See Pleasant, 876 F.2d at 796; United States v. Franklin, 704 F.2d 1183, 1190 (10th Cir. 1983) (noting that "a necessary element of compulsory self-incrimination is some kind of compulsion") (quoting Hoffa v. United States, 385 U.S. 293, 304, 87 S.Ct. 408, 17 L.Ed.2d 374 (1966)); Garlock, 19 F.3d at 443 (noting that agency can be shown if "the government exercised such coercive power or such significant encouragement that it is responsible for [the agent's] conduct, or that the exercised powers are the exclusive prerogative of the government") (quotation omitted); cf. Rhode Island v. Innis, 446 U.S. 291, 300-01, 100 S.Ct. 1682, 64 L.Ed.2d 297 (1980) (concluding "that the Miranda safeguards come into play whenever a person in custody is subjected to either express questioning or its functional equivalent," i.e., any police conduct reasonably likely to elicit an incriminating response as viewed from the perspective of the suspect, rather than the intent of the police).
See United States v. Koenig, 856 F.2d 843, 848 n. 1 (7th Cir.1988) (noting that common law agency principles are instructive to an agency issue in the Fourth Amendment context); cf. Restatement (Third) of Agency §§ 1.01, 1.03 (Tentative Draft No. 2, 2001).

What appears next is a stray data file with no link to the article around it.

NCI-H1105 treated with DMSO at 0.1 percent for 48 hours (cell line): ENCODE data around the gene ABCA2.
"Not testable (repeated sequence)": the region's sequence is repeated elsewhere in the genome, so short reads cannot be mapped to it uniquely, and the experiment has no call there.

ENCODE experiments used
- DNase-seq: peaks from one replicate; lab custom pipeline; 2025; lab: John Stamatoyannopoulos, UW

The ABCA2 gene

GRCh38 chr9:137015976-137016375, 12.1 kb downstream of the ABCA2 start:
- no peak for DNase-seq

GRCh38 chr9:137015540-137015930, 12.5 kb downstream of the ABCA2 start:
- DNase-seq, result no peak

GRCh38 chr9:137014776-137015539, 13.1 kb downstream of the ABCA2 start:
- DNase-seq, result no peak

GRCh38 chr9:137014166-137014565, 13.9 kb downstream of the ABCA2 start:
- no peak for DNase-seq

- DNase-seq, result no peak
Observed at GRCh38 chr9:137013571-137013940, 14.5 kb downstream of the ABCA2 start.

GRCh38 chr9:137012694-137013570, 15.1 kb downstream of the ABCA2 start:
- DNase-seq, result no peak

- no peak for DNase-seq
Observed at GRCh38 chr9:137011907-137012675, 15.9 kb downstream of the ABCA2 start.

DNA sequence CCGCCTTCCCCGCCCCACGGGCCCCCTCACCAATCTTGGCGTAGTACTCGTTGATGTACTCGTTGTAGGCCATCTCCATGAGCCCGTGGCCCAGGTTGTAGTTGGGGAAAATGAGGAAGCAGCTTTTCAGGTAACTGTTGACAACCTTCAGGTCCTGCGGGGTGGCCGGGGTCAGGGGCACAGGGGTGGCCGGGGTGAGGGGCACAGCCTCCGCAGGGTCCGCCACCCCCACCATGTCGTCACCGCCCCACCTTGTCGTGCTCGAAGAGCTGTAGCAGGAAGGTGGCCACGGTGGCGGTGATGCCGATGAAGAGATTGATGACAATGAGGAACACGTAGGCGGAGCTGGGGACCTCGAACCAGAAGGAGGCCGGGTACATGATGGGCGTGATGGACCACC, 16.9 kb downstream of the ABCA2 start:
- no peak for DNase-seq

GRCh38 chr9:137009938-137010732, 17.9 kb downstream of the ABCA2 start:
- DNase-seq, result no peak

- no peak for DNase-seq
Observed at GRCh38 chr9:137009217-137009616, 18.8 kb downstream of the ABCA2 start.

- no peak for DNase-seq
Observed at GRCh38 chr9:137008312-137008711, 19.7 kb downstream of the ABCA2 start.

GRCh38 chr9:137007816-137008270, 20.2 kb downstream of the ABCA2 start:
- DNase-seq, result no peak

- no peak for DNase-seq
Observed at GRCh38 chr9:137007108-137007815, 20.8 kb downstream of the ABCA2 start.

The instruction provided:
[I]f the acts or conduct of an agent, employee or other associate of the defendant are willfully directed or authorized by him, or if a defendant aids and abets another person by willfully joining together with such person in the commission of a crime, then the law holds a defendant responsible for the acts and conduct of such other persons just as though he had committed the acts or engaged in such conduct himself. . . . Therefore, you are instructed that you may not find a defendant guilty as an aider or abettor of any count charged in the indictment unless you find beyond a reasonable doubt that every element of the offense defined in these instructions was committed by some person or persons, and that the defendant knowingly and willfully participated in its commission.